People with HIV have higher rates of bone fractures than HIV-negative people of the same age, according to a study published March 10 in Clinical Infectious Diseases. The risk is highest in those with low CD4 counts and people who also have diabetes or hepatitis C virus (HCV).

An increasing number of studies have documented higher rates of low bone mineral density (BMD) in HIV-positive people compared with their HIV-negative counterparts. In fact, a recent study that combined and analyzed data from multiple studies found that two thirds of people with HIV had low BMD and that 15 percent had the most severe form of bone mineral loss, called osteoporosis.

HIV-positive people with osteoporosis are generally younger than those with bone mineral loss in the general population, but because they’re young, they are generally believed to be less prone than elderly adults to accidents that can cause a bone fracture and that often stem from reduced strength, balance problems and poor dexterity.

Unfortunately, new data reported by Benjamin Young, MD, from Rocky Mountain Cares/DIDC in Denver and his colleagues indicate that people living with HIV do, in fact, face a higher risk of bone fractures, notably at “fragility” sites—the spine (vertebrae), the hip and the wrist—than age-matched individuals in the general population.

Young’s group analyzed data from 5,826 active HIV-positive participants in the HIV Outpatient Study (HOPS), who were followed from 2000 and 2008 and compared them with a standard sample from the general population, who were followed through the National Hospital Ambulatory Medical Care Survey between 2000 and 2006. Data from this analysis was originally reported at the 17th Conference on Retroviruses and Opportunistic Infections, held in San Francisco in February 2010.

The average age of those in the HOPS cohort was 40, and most were men. Just over half were white, and roughly three quarters had taken antiretroviral (ARV) therapy. In all, 233 people in HOPS had a new fracture between 2000 and 2008. The rates of new fractures substantially increased between 2000 and 2008, with the greatest increase occurring between 2000 and 2002.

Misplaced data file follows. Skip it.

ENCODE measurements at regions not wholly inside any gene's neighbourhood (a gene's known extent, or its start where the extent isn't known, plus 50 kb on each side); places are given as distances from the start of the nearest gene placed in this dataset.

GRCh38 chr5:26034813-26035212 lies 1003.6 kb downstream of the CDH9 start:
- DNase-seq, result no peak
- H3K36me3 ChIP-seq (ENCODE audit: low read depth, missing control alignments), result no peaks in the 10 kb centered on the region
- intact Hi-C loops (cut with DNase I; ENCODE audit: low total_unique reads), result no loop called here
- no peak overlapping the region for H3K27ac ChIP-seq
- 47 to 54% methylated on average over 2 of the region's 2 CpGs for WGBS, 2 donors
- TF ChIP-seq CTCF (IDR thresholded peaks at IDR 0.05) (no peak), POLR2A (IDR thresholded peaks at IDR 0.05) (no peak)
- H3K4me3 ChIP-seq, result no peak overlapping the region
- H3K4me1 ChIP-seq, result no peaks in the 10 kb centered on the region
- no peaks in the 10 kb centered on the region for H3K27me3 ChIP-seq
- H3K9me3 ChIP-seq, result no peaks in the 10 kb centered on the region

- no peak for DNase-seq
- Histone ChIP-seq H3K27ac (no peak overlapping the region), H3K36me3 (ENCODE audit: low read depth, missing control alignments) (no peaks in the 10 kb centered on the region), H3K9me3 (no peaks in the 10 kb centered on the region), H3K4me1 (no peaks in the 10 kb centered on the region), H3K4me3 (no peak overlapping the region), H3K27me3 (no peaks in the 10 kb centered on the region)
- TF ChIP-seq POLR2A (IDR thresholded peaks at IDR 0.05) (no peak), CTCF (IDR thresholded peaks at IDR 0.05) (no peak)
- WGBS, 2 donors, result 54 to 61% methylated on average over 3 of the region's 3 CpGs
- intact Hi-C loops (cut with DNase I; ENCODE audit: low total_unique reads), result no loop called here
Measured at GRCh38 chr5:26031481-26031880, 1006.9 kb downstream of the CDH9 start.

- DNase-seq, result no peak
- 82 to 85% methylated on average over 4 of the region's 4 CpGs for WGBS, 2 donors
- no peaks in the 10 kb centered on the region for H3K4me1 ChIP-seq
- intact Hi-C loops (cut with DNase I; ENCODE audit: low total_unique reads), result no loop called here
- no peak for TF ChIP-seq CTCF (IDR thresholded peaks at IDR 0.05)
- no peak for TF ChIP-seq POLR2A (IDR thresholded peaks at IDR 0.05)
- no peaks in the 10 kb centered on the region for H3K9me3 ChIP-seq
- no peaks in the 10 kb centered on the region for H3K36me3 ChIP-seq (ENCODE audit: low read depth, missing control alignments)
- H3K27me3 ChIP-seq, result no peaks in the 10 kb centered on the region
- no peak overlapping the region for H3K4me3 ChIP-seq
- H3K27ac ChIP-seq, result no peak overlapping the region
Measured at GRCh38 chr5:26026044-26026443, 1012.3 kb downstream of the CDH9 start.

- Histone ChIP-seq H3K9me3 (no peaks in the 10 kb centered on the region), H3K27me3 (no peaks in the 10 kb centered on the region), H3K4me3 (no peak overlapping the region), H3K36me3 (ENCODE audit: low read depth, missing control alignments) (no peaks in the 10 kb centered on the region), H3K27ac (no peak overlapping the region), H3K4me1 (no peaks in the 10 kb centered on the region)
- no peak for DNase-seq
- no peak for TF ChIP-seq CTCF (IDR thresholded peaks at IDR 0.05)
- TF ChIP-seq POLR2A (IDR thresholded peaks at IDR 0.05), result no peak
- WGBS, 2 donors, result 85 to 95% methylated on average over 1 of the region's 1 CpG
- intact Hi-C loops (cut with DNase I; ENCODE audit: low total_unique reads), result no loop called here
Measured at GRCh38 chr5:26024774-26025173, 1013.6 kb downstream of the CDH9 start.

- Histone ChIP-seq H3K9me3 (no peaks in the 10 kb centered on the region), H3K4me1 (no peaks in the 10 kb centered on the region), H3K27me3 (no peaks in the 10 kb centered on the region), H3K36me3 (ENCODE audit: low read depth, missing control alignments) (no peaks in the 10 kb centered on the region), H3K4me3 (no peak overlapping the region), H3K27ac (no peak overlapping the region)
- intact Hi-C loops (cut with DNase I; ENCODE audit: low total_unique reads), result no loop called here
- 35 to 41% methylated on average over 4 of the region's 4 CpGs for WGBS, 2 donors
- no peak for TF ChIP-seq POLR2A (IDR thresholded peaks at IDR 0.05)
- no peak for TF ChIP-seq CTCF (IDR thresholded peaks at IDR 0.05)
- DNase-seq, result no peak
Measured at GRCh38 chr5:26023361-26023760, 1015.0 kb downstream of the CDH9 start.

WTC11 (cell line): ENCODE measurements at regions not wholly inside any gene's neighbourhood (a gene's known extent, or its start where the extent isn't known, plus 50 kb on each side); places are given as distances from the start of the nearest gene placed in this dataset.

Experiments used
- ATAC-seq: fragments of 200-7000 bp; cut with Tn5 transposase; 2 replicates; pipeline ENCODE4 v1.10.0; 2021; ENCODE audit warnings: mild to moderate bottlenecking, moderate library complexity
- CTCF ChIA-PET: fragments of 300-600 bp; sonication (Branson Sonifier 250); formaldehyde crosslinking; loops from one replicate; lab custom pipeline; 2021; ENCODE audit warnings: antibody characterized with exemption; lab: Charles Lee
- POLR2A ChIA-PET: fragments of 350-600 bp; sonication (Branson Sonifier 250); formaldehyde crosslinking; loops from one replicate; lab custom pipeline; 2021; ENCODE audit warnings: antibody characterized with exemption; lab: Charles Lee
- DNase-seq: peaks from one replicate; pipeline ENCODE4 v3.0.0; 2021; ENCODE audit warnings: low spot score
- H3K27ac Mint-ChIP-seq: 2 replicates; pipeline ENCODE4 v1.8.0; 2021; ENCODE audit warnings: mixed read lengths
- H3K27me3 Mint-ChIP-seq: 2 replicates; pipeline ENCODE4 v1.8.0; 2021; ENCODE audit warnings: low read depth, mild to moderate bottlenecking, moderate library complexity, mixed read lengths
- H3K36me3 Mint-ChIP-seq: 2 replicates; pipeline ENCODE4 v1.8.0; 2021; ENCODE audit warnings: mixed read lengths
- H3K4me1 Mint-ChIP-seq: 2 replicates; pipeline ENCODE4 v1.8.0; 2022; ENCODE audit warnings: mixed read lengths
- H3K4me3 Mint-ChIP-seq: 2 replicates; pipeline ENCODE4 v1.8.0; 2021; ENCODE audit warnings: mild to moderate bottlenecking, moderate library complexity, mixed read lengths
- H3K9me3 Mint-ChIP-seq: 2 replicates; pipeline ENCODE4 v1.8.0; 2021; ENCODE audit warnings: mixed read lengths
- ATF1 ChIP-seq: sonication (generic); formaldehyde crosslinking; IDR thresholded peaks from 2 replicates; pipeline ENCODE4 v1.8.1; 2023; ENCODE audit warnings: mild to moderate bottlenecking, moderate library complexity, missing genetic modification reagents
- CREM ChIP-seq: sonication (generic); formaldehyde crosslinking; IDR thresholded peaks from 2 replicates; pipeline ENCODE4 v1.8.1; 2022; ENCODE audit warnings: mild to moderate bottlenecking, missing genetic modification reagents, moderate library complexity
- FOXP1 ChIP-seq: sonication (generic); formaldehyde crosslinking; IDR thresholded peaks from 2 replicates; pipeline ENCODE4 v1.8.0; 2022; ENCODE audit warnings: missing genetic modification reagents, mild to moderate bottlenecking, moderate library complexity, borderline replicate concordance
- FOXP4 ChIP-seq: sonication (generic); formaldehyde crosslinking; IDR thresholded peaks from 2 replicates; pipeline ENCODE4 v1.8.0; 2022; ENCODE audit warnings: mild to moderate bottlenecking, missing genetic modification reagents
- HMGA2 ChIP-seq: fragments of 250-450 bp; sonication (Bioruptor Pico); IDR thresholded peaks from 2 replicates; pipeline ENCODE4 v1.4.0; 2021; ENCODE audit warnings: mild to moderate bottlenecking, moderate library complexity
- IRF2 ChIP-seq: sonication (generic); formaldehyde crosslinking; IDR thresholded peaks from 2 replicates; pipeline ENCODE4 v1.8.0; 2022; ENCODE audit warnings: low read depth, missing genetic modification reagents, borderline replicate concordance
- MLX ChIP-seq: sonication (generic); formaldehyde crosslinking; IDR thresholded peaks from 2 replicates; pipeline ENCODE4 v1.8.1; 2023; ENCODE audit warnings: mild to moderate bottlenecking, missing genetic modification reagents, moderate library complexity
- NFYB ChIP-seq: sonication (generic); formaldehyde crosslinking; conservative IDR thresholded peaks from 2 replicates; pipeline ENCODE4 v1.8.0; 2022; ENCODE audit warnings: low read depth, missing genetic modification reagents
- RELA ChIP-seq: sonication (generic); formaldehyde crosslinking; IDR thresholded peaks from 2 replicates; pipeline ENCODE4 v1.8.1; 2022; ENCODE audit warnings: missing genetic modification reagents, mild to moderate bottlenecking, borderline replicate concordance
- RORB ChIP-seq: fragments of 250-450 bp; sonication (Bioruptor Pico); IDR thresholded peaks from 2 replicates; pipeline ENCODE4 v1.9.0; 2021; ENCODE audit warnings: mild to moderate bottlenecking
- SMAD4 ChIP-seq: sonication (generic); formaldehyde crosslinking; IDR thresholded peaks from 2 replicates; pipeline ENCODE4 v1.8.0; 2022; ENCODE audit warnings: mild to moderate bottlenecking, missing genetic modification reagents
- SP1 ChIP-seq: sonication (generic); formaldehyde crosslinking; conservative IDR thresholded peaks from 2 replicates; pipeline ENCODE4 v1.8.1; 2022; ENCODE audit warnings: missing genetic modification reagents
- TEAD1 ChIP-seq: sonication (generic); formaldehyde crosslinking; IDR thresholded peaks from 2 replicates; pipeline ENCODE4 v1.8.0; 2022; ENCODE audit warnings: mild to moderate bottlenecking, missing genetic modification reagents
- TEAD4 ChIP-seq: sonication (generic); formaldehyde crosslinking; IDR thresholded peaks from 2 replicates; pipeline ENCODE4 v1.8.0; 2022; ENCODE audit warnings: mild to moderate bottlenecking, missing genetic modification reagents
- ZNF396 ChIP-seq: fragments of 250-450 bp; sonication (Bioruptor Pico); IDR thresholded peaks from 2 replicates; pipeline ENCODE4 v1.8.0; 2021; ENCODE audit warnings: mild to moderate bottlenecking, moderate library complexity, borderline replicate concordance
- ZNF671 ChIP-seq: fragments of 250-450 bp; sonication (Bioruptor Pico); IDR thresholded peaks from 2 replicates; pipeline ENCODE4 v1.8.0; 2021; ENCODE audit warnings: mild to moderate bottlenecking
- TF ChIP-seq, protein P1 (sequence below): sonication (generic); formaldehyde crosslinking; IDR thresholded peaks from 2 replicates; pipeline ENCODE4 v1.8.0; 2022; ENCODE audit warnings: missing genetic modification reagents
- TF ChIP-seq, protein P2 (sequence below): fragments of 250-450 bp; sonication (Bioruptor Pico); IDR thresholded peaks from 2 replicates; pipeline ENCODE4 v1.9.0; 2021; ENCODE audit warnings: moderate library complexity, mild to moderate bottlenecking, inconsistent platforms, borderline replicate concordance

Overall, Young and his colleagues found that people in the HOPS cohort were far more likely to have a bone fracture than HIV-negative people in the general population for every year within the study. When analyzed by gender, HIV-positive men had significantly higher rates than HIV-negative men, but this was not the case for HIV-positive women.

Fragility fractures, which are most strongly associated with low bone density, and which occur during normal activities or from a fall from body height or lower, were also much higher in HIV-positive people compared with their HIV-negative counterparts. Fragility fractures are a particular concern because people with such fractures tend to recover more slowly and to have more serious complications as a result of them than people with fractures not so closely tied to low bone density.

Young’s team found that several factors were strongly associated with an increased risk for bone fracture. These included a history of substance abuse, HCV coinfection, concurrent diabetes, being older than 47 and having a lowest-ever CD4 count under 200. For fragility fractures, every 10-year increase in age brought a 43 percent increased risk of fracture, HCV infection doubled the risk and being significantly underweight increased the risk nearly fourfold.

“In light of this finding and the established relationship between low BMD and increased fracture risk in the general adult population, we recommend that screening for and correcting reversible causes of low BMD and fall risk be incorporated into routine clinical care of HIV-infected patients,” the authors conclude.